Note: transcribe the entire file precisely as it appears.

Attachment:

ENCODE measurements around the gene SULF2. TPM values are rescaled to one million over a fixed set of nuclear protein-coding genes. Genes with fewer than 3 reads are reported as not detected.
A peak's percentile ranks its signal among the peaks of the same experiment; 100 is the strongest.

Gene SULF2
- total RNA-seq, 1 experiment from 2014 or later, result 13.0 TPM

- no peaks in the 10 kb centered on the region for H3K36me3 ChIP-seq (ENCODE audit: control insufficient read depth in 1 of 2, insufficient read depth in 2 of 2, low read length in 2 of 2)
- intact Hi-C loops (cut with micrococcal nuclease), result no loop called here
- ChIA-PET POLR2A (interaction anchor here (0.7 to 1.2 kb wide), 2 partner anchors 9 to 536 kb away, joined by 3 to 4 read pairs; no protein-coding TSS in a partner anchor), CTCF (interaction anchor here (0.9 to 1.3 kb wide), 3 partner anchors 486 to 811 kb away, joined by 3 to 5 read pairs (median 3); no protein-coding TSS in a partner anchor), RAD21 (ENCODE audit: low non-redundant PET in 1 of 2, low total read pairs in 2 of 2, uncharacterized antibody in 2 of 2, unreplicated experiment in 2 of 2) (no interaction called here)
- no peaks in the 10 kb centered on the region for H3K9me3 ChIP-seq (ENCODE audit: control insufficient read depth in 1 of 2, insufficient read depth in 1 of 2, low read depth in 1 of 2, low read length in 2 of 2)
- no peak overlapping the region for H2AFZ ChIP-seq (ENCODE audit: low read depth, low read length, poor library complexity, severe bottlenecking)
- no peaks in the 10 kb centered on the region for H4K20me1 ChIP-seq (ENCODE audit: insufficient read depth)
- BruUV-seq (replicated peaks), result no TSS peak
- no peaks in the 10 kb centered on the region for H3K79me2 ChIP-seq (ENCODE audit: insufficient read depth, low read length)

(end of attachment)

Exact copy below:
ENCODE measurements around the gene SULF2. TPM values are rescaled to one million over a fixed set of nuclear protein-coding genes. Genes with fewer than 3 reads are reported as not detected.
A peak's percentile ranks its signal among the peaks of the same experiment; 100 is the strongest.

Gene SULF2
- total RNA-seq, 1 experiment from 2014 or later, result 13.0 TPM

- no peaks in the 10 kb centered on the region for H3K36me3 ChIP-seq (ENCODE audit: control insufficient read depth in 1 of 2, insufficient read depth in 2 of 2, low read length in 2 of 2)
- intact Hi-C loops (cut with micrococcal nuclease), result no loop called here
- ChIA-PET POLR2A (interaction anchor here (0.7 to 1.2 kb wide), 2 partner anchors 9 to 536 kb away, joined by 3 to 4 read pairs; no protein-coding TSS in a partner anchor), CTCF (interaction anchor here (0.9 to 1.3 kb wide), 3 partner anchors 486 to 811 kb away, joined by 3 to 5 read pairs (median 3); no protein-coding TSS in a partner anchor), RAD21 (ENCODE audit: low non-redundant PET in 1 of 2, low total read pairs in 2 of 2, uncharacterized antibody in 2 of 2, unreplicated experiment in 2 of 2) (no interaction called here)
- no peaks in the 10 kb centered on the region for H3K9me3 ChIP-seq (ENCODE audit: control insufficient read depth in 1 of 2, insufficient read depth in 1 of 2, low read depth in 1 of 2, low read length in 2 of 2)
- no peak overlapping the region for H2AFZ ChIP-seq (ENCODE audit: low read depth, low read length, poor library complexity, severe bottlenecking)
- no peaks in the 10 kb centered on the region for H4K20me1 ChIP-seq (ENCODE audit: insufficient read depth)
- BruUV-seq (replicated peaks), result no TSS peak
- no peaks in the 10 kb centered on the region for H3K79me2 ChIP-seq (ENCODE audit: insufficient read depth, low read length)